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CHIPPING AWAY AT BIG DATA’S BIG ELECTRIC BILL Mining Big Data guzzles energy. But Binghamton researchers are fine-tuning computer programs to run more efficiently. Information processing works in much the same way as an automobile assembly line. If one worker on the assembly line works faster than the rest, it doesn’t boost productivity; it gums it up. “Parts will back up and clog the system,” says Yu David Liu, an assistant professor of computer science. The solution is to tell the wayward worker to get in sync with the others. Computers work pretty much the same way. Let’s say Big Data processing software has 10 components, one of which is running too fast. Binghamton’s fix — a compiler optimization technique called Green Streams — is designed to figure out which one it is and make the necessary adjustment. Yu David Liu

Binghamton University • BINGHAMTON RESEARCH • Winter 2014

“We don’t want to slow down the overall system,” says Liu, an expert in energy-aware computing whose work has been funded by the National Science Foundation and Google. “We do want to figure out the best performance you can get, while saving as much energy as possible. We achieve this by slowing down individual components that run unnecessarily fast.” Liu and one of his doctoral students, Thomas Bartenstein, published their work on Green Streams this year in the 35th International Conference on Software Engineering, a premier conference in computer science. The project is good for the bottom line and for the environment. Lower energy use means lower power bills. And, says Liu, “You would produce fewer greenhouse gases to produce the same volume of work.”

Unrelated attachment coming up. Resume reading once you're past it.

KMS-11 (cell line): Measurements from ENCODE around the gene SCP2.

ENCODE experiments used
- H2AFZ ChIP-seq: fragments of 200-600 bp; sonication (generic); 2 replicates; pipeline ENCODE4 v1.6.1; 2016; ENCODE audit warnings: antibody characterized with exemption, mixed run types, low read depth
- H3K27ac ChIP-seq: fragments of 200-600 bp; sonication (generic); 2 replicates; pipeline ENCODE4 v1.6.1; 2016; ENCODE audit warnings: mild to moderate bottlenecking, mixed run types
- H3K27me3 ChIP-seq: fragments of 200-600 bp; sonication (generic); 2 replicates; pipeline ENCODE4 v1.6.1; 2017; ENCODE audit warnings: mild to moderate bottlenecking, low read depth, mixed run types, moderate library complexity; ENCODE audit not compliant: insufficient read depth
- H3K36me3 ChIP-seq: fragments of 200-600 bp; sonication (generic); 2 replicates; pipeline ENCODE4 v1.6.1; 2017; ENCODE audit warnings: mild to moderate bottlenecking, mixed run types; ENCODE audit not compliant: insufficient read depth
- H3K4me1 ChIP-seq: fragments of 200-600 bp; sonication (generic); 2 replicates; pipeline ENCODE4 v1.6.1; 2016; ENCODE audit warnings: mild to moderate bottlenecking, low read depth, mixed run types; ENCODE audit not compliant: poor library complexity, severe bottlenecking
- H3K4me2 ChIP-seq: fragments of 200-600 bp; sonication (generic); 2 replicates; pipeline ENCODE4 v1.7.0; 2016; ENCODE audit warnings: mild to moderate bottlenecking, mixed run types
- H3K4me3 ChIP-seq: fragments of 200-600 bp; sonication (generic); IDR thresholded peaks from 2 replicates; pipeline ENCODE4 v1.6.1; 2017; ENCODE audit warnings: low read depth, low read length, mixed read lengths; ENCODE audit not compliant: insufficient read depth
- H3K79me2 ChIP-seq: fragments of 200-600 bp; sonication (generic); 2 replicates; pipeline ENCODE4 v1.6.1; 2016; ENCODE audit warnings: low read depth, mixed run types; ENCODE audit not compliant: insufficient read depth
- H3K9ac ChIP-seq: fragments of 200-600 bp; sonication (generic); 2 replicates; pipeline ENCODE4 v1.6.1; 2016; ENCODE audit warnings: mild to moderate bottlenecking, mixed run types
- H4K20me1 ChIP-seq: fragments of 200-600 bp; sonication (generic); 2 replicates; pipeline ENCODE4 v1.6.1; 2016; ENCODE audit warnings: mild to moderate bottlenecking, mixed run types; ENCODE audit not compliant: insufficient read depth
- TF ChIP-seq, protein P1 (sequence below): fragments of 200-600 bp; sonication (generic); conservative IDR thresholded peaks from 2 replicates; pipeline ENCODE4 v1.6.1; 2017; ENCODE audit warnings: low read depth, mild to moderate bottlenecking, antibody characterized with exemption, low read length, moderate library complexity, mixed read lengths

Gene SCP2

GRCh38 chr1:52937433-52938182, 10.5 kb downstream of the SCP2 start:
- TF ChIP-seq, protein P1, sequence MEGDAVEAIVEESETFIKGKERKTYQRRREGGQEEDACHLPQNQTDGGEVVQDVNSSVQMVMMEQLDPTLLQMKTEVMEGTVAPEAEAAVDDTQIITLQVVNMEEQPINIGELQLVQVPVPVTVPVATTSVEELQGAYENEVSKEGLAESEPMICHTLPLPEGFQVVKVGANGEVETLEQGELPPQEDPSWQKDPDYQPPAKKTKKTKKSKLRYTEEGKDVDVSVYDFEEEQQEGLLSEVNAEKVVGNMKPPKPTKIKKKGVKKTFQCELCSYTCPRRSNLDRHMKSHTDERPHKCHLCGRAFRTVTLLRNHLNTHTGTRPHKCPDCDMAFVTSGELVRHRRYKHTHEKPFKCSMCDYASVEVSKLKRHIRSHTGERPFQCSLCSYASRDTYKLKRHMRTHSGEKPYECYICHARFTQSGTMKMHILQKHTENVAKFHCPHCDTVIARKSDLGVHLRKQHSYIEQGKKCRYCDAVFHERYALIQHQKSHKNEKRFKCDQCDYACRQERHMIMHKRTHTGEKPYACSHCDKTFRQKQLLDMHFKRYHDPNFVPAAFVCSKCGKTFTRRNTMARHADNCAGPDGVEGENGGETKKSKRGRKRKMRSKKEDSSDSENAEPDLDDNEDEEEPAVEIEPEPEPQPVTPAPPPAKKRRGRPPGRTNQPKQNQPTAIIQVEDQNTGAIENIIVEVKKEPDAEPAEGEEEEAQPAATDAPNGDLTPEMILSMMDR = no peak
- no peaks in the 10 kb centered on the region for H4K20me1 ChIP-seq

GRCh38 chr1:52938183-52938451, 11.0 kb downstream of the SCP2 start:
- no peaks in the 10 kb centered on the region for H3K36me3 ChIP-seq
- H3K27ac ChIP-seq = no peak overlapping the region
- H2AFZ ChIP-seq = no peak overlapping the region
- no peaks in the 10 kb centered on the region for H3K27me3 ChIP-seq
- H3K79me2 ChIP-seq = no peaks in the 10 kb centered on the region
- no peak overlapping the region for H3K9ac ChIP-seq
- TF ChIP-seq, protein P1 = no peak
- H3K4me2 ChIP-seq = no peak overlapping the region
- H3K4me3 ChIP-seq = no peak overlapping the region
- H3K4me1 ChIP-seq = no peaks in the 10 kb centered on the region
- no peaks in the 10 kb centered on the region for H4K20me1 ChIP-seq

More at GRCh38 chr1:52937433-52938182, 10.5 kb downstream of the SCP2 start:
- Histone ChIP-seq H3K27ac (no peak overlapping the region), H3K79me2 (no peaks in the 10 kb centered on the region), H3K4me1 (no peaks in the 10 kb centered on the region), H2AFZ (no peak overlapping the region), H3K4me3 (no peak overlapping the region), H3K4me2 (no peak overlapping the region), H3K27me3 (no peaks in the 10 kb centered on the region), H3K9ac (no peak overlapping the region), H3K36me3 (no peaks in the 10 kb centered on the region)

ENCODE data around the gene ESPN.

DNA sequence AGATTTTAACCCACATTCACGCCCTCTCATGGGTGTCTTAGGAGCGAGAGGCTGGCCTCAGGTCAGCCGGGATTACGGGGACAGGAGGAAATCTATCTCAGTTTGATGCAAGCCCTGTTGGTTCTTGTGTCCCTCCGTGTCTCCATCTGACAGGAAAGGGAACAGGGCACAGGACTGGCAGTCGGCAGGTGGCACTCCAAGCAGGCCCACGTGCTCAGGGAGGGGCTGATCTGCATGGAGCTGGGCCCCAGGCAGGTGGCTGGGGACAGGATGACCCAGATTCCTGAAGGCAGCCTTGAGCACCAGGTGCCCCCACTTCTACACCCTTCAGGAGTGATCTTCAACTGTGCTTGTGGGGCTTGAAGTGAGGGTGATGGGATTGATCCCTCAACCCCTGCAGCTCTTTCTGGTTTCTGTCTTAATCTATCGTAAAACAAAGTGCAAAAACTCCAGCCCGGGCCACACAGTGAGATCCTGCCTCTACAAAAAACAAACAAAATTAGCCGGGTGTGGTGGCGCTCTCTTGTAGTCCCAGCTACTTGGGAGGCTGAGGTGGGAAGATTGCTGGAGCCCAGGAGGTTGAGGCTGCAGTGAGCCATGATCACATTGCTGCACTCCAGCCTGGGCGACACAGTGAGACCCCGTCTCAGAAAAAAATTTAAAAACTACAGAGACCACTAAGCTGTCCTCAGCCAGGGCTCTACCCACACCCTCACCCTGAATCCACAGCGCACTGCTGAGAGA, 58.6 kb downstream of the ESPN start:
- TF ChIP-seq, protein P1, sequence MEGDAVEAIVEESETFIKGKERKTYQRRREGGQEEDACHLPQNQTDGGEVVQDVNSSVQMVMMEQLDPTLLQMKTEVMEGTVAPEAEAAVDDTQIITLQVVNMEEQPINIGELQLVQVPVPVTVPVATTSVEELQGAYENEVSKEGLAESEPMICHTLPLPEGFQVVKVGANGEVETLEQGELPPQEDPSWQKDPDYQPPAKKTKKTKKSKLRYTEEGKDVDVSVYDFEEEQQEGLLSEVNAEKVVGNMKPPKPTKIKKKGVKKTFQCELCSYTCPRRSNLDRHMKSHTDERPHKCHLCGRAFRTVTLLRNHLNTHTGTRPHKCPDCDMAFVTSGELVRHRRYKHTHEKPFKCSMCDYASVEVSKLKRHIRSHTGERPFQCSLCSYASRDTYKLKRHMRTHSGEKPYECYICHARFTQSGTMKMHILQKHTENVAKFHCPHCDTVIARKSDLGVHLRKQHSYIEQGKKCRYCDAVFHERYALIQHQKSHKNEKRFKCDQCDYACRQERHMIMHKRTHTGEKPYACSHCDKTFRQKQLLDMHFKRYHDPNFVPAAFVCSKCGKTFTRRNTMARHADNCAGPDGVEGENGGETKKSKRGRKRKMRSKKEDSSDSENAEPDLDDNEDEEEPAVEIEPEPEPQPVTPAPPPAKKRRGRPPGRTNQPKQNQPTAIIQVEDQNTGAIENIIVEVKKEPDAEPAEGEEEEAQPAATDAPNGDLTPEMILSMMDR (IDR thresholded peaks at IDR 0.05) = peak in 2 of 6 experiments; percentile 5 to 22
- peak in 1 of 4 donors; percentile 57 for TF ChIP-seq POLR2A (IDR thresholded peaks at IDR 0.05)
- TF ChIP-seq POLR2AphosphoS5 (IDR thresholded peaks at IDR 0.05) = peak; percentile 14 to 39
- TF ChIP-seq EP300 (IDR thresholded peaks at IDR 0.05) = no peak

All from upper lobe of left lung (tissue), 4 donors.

When researchers get it right, their efforts produce a measurable impact on the hospital’s finances, but Khasawneh says there’s more to it than money. “It may help reduce hospital costs and improve profits,” he says. “But from my perspective, the most important thing is that it improves patient outcomes.” Hit the road

In order to build new roads, plan bus routes or organize the emergency evacuation of a large city, officials need to know where people go and where they congregate. That is a complicated matter. In New York City, for example, someone may be on the subway at rush hour, on Wall Street for the workday, at a Chinese restaurant for an hour after work and then at Yankee Stadium for a night game. After that comes a brief stop at a local watering hole and then a taxi ride home. When huge numbers of people are involved, Big Data can help sort out the details. Researchers in systems science and industrial engineering at Binghamton used anonymous social network data to analyze movement patterns in the city. The team — Associate Professor Sarah Lam, Assistant Professor Sang Won Yoon and graduate students

Binghamton University / Research Magazine / Winter 2014  

In this issue of Binghamton Research, you’ll see how Binghamton University faculty members are capitalizing on Big Data’s potential to impro...

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